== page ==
Sherrie Borowsky, Director of Haverford’s Access and Disability Services shared the following tips for incorporating UDL in your courses.


  • At the beginning of the term, encourage students to tell you about any accessibility concerns. Include an accessibility statement on your syllabus and announce this during class early in the semester. Remind students that such conversations are confidential and are strictly for the purpose of facilitating any learning needs or accommodations that may be in place.
  • Make your lecture notes, slides, or other handouts accessible and available electronically to students before class. If you can’t post the notes before class, post them after class.
  • Have students take turns posting their class notes to a Moodle discussion forum or on your course website.
  • Think about the content of course readings, videos, and images and provide a warning to students if any of the content could be upsetting, traumatic, or triggering.
  • Make audio or video of your lectures available when possible. IITS provides several tools, including Panopto, to facilitate this.
  • Use different instructional methods to meet the needs of the greatest number of learners. 
  • If you make an important verbal announcement in class, such as a change in venue or time, send it via e-mail or post it on the course website as well. The Moodle Announcement is a great tool for this.
  • Allow breaks during class – for students to move around, talk with one another, or just to relax quietly. Creating breaks also allows students to catch up on and digest what has been discussed.
  • Circulate note cards for students to write questions or comments, or to answer your questions, perhaps anonymously, and collect and address them.
  • Give students chances to comment on the lecture or presentation and thus to help revise it for next time—ask students how the class might accommodate them, but also create venues for all students to negotiate for change. One option is to set up an anonymous Google Form where students can submit comments or suggestions.


  • Allow self-paced assignments and assessments, whenever possible. Students learn at different speeds. If taking an in-class assignment home and completing it more slowly might increase student learning and performance, then offer this option to students. 
  • Allow students to express understanding of essential course content in multiple ways. Diversify assignments or offer students performative options; Could an essay turn into a podcast?  Allow students to demonstrate their specific talents (e.g. oral presentations, poster presentations, written assignments).
  • Consider flexible deadlines and scaffold large assignments into smaller tasks, with flexible intermediate deadlines. Provide guidelines for when particular stages or parts of the assignment should be completed, so that students can see what the different steps in a process might be.
  • Allow students to share draft work with you and with their peers, and then to revise.
  • Provide enough time between assignments for students to receive and implement feedback. Think about how much time your students need to complete assignments, and how much time you and your teaching assistants need to mark and return them. The most accessible and useful feedback is frequent, timely, and specific.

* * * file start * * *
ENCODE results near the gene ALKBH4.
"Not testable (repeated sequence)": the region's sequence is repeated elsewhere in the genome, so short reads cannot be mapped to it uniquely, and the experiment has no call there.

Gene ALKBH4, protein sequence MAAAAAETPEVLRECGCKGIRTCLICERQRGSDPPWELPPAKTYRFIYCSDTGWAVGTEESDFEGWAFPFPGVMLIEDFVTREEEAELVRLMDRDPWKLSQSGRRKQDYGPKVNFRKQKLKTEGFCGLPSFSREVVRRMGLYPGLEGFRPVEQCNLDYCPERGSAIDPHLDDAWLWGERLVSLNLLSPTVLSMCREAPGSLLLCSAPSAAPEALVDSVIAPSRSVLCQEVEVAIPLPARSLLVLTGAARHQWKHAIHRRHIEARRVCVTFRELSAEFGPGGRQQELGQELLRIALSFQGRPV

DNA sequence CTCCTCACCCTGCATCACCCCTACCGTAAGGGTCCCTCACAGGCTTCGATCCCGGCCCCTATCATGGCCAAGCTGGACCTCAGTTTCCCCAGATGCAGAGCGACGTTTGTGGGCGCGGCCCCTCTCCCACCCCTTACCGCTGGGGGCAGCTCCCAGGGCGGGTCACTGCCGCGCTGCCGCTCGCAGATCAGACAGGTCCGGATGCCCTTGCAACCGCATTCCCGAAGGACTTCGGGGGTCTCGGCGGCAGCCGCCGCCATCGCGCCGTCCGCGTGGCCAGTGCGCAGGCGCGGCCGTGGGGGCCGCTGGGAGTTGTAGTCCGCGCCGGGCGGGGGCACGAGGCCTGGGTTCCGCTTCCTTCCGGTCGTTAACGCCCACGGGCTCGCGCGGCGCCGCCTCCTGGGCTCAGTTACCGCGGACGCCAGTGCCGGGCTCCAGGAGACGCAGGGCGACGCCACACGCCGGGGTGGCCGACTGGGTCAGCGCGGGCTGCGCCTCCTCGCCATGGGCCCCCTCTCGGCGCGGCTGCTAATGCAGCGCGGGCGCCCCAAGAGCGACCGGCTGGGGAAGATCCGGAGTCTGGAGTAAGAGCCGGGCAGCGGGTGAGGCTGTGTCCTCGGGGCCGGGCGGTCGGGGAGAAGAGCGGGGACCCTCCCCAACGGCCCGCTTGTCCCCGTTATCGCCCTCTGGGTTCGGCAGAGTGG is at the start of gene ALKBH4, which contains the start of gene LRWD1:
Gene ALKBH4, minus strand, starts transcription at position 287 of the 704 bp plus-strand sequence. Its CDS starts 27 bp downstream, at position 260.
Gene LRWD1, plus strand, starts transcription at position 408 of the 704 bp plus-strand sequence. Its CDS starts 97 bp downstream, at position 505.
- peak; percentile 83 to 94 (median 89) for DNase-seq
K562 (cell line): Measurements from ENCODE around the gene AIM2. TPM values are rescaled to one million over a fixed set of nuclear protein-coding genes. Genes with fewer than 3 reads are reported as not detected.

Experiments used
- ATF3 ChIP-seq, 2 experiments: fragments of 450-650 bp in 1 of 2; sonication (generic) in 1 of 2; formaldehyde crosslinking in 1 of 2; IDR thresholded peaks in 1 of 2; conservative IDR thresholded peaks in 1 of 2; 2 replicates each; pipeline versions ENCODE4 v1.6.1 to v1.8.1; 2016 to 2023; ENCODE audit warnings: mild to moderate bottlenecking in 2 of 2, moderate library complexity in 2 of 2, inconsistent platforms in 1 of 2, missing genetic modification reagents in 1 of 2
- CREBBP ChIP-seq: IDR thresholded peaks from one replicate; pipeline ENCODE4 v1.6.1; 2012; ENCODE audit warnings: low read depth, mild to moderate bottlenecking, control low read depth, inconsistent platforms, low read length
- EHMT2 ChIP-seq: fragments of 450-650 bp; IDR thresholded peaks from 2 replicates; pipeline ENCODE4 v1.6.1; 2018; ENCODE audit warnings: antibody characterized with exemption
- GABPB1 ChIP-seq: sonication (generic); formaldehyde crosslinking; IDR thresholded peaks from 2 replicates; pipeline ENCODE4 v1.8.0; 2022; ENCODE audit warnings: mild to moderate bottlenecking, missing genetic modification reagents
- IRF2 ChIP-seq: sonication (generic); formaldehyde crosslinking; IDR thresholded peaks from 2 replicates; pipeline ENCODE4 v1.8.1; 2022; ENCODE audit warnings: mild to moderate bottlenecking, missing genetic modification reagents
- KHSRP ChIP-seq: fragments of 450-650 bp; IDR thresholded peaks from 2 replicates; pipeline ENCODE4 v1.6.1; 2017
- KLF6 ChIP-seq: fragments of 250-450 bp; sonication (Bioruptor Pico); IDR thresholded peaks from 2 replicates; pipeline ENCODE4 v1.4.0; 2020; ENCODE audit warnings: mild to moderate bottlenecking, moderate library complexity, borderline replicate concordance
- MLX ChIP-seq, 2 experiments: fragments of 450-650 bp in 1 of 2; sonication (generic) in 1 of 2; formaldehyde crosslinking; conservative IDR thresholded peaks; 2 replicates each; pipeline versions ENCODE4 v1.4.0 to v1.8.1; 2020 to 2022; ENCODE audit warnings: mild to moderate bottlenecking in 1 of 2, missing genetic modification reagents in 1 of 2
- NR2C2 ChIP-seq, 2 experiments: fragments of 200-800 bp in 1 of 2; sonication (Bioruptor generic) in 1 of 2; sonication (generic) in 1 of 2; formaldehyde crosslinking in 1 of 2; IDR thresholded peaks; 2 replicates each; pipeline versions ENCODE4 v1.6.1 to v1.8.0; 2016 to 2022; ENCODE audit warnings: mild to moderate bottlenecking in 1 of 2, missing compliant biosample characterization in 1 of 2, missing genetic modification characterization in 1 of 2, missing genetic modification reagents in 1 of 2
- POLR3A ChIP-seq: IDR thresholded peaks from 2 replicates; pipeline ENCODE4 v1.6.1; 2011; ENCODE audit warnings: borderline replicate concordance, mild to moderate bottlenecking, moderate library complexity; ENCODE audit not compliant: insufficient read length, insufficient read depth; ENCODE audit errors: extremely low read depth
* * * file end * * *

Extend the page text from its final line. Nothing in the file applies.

• Help students form study groups or set up an accessible online forum where students can collaborate, share and evaluate each other’s work, either formally or informally.
  • Communicate about assignments as early as possible in a semester, and help students schedule and plan for them.
  • Clearly communicate your goals for each assignment to students. It helps students when they have the specific pedagogical purpose of the assignment so they can appreciate the reason you have given them that work. Have a discussion about your goals and desired outcomes, and help students understand how specific aspects of the assignment fit these goals.

Course Materials

  • Provide an organized, well-written and complete syllabus including required readings, assignments, due dates and defined expectations. Access and Disability Services has a  suggested syllabus statement on its faculty resource page.
  • If possible, choose accessible electronic versions of course readings. This will allow students the ability to convert the reading into the format required, whether they use a screen reader, an enlarger or other technology. The Libraries can help you find electronic versions of the materials you need.  Please submit your request to the course reserves form.” If you need to scan a document, use the department’s current MFPs, which should be set up to automatically OCR documents. 
  • When digital formats are not available, provide print material sufficiently far in advance to ensure that transcription requirements (for example, into audio-digital or other e-format, enlarged format or Braille) can be met in time. Be as precise as you can with regards to the texts and pages that will be used.
  • Make sure field trips and transportation are accessible to students in your course. Contact ADS to discuss any potential considerations and to seek advice on changes you may need to make; plan activities at accessible locations so that all students can participate, or, as a last resort, substitute an alternative activity with the same learning outcomes; Provide additional time for the activity and for transportation

Learn more

This post was adapted from an article by Jay Dolmage, “Universal Design: Places to Start,” Disability Studies Quarterly, 35 (2), 2015 (Appendix: PDF listing specific ideas).

For more information see the above article, as well these resources: